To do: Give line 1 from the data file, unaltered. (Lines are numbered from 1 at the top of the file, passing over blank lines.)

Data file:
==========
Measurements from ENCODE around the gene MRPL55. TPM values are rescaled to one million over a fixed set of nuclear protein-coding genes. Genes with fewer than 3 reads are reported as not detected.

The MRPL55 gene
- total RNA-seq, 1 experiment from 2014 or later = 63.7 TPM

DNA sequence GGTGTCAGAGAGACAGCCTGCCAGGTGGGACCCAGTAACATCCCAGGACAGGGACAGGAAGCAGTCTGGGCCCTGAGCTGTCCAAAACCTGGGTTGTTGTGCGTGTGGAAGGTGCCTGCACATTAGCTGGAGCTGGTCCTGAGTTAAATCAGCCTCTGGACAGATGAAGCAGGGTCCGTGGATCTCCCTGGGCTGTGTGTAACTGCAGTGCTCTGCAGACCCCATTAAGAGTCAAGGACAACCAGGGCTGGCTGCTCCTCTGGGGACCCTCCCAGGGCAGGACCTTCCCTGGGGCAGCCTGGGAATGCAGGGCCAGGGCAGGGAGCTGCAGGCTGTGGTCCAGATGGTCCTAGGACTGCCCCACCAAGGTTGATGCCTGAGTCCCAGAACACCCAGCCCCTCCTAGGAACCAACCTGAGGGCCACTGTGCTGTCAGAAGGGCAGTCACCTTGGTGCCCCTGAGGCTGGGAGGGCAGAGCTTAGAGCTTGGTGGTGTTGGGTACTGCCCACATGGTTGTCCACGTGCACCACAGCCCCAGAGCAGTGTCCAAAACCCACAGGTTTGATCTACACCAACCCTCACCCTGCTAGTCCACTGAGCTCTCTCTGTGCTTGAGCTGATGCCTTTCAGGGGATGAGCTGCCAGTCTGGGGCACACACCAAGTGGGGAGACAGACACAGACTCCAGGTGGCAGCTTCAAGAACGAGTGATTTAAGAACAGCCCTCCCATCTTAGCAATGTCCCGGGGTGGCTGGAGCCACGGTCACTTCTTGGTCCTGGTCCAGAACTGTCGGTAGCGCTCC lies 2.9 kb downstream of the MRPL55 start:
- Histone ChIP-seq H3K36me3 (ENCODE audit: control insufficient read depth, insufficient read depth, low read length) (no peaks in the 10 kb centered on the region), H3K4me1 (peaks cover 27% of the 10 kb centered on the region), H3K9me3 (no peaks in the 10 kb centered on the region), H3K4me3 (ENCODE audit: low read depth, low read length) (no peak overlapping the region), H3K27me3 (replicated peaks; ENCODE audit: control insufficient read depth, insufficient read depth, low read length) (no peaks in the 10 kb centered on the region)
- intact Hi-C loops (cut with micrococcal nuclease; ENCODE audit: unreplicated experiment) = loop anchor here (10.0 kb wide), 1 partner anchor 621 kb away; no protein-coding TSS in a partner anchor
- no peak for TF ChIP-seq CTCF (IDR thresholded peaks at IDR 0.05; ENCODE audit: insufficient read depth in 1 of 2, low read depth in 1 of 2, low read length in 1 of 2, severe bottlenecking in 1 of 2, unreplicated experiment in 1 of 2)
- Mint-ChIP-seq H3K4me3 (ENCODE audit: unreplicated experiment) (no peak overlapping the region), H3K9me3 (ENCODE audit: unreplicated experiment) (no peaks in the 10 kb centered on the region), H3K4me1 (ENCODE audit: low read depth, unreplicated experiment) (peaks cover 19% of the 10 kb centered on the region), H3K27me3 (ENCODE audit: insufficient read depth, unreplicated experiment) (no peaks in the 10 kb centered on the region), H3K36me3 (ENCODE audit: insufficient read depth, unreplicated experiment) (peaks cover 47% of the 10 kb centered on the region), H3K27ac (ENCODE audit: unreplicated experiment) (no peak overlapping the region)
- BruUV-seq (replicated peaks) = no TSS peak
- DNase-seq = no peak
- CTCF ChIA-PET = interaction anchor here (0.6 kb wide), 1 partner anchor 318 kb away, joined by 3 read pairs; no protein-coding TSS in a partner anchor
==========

Measurements from ENCODE around the gene MRPL55. TPM values are rescaled to one million over a fixed set of nuclear protein-coding genes. Genes with fewer than 3 reads are reported as not detected.